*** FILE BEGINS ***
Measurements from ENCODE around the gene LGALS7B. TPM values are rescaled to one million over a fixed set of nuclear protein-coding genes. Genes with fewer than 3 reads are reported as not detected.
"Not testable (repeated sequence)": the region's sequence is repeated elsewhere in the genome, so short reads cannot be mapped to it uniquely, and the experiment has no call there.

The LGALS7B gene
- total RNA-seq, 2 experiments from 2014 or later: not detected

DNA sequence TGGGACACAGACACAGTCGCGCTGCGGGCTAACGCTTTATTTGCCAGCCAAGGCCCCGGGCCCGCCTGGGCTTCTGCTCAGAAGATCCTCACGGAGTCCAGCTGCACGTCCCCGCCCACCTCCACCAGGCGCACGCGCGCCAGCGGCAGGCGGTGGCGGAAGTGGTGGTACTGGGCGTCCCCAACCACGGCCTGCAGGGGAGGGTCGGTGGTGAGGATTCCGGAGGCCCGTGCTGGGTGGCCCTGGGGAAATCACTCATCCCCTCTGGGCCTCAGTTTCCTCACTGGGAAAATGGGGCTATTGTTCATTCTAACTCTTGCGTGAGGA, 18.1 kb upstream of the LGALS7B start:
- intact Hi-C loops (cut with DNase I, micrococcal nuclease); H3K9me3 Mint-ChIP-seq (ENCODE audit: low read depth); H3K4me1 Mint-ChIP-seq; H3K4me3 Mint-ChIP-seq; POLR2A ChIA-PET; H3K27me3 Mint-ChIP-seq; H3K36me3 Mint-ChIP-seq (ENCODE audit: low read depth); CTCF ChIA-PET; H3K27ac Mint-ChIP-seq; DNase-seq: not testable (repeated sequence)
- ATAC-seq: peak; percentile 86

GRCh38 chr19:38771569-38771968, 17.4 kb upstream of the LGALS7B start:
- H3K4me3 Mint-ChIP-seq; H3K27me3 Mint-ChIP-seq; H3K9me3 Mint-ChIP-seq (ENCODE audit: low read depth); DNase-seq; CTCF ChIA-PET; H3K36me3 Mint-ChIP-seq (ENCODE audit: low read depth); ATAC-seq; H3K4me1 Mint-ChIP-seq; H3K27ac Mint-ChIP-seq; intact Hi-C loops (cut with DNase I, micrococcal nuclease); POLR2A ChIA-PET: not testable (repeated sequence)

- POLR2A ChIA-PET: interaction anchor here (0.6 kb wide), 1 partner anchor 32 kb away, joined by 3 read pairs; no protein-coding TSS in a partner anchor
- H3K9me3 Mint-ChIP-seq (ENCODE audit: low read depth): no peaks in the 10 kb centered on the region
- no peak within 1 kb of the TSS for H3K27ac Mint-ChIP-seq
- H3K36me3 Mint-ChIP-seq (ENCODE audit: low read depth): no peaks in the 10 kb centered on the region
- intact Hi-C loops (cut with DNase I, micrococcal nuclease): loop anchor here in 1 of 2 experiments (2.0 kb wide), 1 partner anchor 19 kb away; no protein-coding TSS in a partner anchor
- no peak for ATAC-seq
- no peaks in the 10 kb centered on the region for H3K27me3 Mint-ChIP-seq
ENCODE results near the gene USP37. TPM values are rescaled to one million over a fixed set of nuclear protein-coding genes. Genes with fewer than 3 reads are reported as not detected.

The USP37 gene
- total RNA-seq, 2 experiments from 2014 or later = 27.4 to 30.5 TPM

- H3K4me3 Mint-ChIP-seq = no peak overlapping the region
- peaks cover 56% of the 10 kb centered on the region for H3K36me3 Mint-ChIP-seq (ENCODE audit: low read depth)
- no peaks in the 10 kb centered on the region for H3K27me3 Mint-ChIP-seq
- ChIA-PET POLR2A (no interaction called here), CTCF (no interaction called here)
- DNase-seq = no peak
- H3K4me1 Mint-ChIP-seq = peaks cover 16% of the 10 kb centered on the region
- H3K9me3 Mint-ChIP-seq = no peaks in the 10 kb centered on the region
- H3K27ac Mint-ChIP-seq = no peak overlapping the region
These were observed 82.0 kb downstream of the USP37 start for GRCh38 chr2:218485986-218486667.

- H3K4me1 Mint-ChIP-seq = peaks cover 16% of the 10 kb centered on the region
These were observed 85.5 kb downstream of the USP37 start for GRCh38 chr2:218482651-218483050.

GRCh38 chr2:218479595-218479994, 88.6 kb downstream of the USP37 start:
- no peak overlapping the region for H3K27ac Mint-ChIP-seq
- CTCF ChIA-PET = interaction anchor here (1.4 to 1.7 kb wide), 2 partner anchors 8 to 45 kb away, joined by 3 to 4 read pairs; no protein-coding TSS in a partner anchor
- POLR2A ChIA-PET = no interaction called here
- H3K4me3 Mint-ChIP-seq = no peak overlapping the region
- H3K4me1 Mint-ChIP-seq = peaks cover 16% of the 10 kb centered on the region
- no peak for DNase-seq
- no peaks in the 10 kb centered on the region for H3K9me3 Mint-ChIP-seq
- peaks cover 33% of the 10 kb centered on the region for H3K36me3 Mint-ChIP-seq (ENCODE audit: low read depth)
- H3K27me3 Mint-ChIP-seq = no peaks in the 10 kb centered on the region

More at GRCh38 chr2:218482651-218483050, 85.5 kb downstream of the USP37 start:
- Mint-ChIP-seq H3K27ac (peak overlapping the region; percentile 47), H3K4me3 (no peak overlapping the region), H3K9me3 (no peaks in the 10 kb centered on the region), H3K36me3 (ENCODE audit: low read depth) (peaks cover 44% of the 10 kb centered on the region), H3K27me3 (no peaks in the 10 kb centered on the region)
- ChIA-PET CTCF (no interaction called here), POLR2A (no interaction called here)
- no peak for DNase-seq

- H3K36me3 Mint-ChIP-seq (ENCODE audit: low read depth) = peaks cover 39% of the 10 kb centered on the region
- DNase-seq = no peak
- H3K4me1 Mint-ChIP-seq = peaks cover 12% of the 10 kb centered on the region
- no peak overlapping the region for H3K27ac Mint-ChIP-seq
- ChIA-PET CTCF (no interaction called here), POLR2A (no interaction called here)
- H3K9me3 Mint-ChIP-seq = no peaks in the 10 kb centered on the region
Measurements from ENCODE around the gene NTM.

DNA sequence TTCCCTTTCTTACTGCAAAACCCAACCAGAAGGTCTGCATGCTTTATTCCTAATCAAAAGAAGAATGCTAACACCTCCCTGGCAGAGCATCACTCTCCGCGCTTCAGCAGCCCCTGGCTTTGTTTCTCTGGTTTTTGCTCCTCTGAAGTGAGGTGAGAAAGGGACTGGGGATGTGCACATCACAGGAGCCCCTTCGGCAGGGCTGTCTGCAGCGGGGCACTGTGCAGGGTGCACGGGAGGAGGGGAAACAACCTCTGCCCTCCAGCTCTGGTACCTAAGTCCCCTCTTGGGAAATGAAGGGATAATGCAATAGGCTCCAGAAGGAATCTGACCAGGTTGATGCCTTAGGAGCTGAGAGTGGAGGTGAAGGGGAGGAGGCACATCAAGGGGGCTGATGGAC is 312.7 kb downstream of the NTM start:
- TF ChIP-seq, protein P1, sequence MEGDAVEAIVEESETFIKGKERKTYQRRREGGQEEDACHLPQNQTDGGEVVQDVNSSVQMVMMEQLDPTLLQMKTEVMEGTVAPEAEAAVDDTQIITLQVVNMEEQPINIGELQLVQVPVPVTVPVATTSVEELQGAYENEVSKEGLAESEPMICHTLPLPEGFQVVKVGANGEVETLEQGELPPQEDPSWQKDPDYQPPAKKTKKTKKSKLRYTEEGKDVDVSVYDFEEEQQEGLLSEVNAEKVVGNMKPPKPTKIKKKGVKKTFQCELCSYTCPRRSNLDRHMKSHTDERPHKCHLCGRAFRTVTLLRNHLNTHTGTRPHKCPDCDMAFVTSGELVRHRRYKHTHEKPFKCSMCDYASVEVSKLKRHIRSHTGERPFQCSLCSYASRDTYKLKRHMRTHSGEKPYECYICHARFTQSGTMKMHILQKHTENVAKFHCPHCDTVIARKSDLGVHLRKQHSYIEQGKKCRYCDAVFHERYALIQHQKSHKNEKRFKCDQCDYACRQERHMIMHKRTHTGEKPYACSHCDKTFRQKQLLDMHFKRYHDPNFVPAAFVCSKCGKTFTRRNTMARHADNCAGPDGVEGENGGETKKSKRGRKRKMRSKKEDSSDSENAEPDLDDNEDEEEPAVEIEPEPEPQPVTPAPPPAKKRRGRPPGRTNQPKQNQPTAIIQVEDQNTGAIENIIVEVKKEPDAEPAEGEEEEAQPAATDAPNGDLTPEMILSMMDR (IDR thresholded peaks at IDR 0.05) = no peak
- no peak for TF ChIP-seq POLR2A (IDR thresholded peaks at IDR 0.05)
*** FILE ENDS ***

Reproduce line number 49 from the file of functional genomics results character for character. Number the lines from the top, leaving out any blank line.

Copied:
- ChIA-PET CTCF (no interaction called here), POLR2A (no interaction called here)